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17 Popular Software as a Service (SaaS) Examples
Updated: Oct 06, 2021 / Article by: Timothy Shim
What is SaaS?
Software as a Service (SaaS) is the subscription-based delivery of applications over a Cloud model. It has gained quick popularity due to low cost of entry. For a nominal fee per user, organizations of varying sizes can quickly and easily deploy a wide range of applications.
Although there are still some concerns, many have found that the benefits far outweigh the costs under most circumstances. Today, an application which might cost hundreds of dollars can be used for a fraction of the price.
For those who are interested in building SaaS platforms, there have been a number of success stories in this regard as well.
Salesforce was among one of the first companies to deploy their applications to the Cloud. While today it is one in a sea of many, the brand has stuck and it remains a dominating link between businesses and clients.
Their strength lies in Customer Relationship Management (CRM) and the move to SaaS was significant. In the past, CRM was expensive and usually available at enterprise scale due to cost and complexity of implementation.
Thanks to the SaaS model, Salesforce is available to anyone for at a stunning entry price of only $25.
Donorbox is a powerful donation platform for nonprofit organizations around the world. Nonprofits can easily accept one-off or recurring payments on the go. They can accept monthly, quarterly or even annual recurring donations in a jiffy.
3 ways nonprofits can accept donations with Donorbox are through donation forms, fundraising page or a donate button that can be easily embedded in any website. It’s crowdfunding and text-to-give features adds a cherry on the cake for all the nonprofits looking to raise money.
Price: From $0 (Small teams); Standard package: From $6.67/mo
The name Slack quickly came to mind since it’s the communication application which the WHSR team uses. Amazingly, this nifty tool is available for free. You can use it for as long as you like at no cost – although there are some limitations.
It’s strength lies in the workspaces it allows users to create. In essence you can partition out spaces and allocate users to each of those spaces as necessary. Think of it as having pre-built meeting rooms where everyone is always present – as long as they’re online.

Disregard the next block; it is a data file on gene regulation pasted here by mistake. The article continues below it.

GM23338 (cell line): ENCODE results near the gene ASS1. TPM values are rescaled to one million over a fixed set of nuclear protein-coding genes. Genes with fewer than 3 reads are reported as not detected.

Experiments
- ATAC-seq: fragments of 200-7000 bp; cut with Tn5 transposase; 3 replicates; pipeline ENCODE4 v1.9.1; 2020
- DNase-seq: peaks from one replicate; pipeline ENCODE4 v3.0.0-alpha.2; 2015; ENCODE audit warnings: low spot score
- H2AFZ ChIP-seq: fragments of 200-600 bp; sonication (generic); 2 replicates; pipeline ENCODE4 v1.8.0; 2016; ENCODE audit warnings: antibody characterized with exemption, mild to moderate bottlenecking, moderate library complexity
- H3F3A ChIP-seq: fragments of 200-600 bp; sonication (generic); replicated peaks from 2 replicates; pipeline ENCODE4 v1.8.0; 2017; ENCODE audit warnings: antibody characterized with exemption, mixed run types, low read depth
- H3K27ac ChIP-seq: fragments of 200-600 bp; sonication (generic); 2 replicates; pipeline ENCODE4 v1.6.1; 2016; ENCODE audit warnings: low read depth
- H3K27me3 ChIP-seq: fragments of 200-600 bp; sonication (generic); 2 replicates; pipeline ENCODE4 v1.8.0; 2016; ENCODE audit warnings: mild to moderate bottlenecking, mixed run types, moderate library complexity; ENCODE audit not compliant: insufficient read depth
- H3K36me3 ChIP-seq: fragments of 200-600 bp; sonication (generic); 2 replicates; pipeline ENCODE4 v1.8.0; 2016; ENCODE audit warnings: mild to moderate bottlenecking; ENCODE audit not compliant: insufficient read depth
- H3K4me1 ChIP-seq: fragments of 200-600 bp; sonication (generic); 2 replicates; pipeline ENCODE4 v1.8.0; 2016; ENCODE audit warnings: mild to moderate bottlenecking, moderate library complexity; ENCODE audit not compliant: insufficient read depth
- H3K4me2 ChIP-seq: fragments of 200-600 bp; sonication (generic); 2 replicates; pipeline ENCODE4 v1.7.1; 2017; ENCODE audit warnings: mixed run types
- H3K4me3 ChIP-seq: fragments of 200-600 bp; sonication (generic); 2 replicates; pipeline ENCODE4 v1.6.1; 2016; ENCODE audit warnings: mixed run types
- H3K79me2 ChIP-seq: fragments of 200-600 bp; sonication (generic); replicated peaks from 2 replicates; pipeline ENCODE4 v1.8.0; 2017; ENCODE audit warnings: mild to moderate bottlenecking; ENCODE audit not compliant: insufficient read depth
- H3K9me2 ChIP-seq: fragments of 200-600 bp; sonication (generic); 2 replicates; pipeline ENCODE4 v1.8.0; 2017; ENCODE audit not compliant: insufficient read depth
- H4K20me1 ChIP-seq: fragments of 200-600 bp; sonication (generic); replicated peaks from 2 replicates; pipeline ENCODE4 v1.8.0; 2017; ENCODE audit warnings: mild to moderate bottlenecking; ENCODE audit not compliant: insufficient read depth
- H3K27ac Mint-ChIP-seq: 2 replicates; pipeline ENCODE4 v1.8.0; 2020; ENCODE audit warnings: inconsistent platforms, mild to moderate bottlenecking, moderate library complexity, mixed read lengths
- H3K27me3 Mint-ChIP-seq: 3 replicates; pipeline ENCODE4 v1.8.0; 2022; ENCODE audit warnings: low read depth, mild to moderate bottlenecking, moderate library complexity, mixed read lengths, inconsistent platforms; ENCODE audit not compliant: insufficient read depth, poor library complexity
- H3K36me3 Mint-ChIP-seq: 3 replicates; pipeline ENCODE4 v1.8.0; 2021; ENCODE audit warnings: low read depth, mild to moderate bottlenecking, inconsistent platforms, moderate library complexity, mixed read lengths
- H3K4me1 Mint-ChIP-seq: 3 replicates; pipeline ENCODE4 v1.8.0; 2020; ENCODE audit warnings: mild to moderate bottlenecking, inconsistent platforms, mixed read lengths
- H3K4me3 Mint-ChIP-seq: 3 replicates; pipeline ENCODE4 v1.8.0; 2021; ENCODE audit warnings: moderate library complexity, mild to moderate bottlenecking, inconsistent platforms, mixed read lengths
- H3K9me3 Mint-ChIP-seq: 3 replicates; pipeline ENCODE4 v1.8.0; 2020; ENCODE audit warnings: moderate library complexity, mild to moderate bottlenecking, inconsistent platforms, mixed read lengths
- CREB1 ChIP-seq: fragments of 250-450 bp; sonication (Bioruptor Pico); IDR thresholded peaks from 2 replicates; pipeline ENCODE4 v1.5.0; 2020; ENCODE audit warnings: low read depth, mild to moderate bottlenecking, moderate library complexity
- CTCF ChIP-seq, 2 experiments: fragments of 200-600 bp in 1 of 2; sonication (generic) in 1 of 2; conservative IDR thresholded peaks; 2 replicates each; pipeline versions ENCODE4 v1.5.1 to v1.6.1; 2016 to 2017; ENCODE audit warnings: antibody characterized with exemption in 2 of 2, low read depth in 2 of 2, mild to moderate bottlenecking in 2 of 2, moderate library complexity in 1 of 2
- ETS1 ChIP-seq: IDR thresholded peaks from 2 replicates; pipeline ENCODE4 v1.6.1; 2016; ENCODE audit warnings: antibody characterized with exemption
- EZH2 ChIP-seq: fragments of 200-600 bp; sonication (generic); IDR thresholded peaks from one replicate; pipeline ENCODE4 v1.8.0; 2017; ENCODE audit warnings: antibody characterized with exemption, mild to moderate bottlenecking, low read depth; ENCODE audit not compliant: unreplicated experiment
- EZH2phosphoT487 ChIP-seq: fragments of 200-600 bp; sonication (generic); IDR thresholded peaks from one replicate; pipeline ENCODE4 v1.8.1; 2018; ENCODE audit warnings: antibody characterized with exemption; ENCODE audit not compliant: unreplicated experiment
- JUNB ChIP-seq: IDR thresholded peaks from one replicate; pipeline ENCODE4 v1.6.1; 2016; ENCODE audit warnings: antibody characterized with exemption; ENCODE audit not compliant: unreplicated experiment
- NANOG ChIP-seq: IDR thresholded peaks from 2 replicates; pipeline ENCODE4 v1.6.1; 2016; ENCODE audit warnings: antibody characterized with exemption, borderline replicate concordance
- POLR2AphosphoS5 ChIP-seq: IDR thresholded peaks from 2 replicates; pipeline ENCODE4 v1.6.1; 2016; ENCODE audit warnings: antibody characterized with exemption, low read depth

Perfect for small teams and even better for the modern office that encourages remote work or work from home. You can even perform voice and video calls with it.
Dropbox is one of the most popular Cloud storage services around. Part of the reason for its popularity is that it caters to both individual users as well as organizations. The key difference lies in the collaborative tools that business plans come with.
Aside from file storage in the Cloud, Dropbox also allows you to send files, sync with local folders, watermark documents for you, and more. Business users can appoint administrators who are able to define file permissions, just like over a local network.
Zendesk is a name that has become synonymous with customer support around the world. It is an example of a SaaS deployment that offers a rather generic service, but with fantastic customization options to support a variety of businesses.
It doesn’t matter if you’re running a web hosting company, eCommerce store, or even a commercial blog – Zendesk can provide support for anything. It includes vital customer assistance pipelines like phone, email, live chat, social media, online tickets, and more.
Best of all, you can scale up the service quickly and easily as needed. There’s no business too large or small for them.
HubSpot is similar to Zendesk except it has a broader front of capabilities. Where Zendesk used the SaaS model to primarily deliver support, HubSpot expands a little more towards being a more complete solution.
This means it integrates many features. Areas they cover includes marketing, CRM and sales, customer support, and lately, even a content management system. Each of these areas can be bought into as standalone applications. Alternatively, you can opt for a combined package deal as well.
All of this comes at a price though, and with a starting tag of $40, you just may start to feel a small pinch.
Google is a name you either love or hate but there’s no denying it builds some really great stuff. One of things they’ve done well is to implement a SaaS-based suite of business tools. G-Suite includes various applications and utilities that makes business life easier.
It includes Gmail, Calendar, Hangouts, Google Drive, Sheets, Docs, Forms, Slides, Sites, Vault, and several other apps. The business version has quite a few more advantages as opposed to the free version of those apps most of us are familiar with.
These apps are 100% Cloud-based and only require a browser with Internet connection to use. There is no desktop version.
Apty is a Digital Adoption Platform that helps enterprises optimize their business processes. Successful digital adoption involves both guiding people through new critical software applications and proactively pushing them to complete new processes.
Apty, in particular, combines the power of on-screen guidance with the time-saving automation of proactive process compliance. Managers can make use of Apty to get the most out of their employee's use of web-based applications in their day-to-day job.
Employees from leading companies like Hitachi, Mary Kay, Delta Airlines, and Boeing use Apty to learn web-based apps and excel in their jobs. Remember, the problem is not the software, it’s how you use it.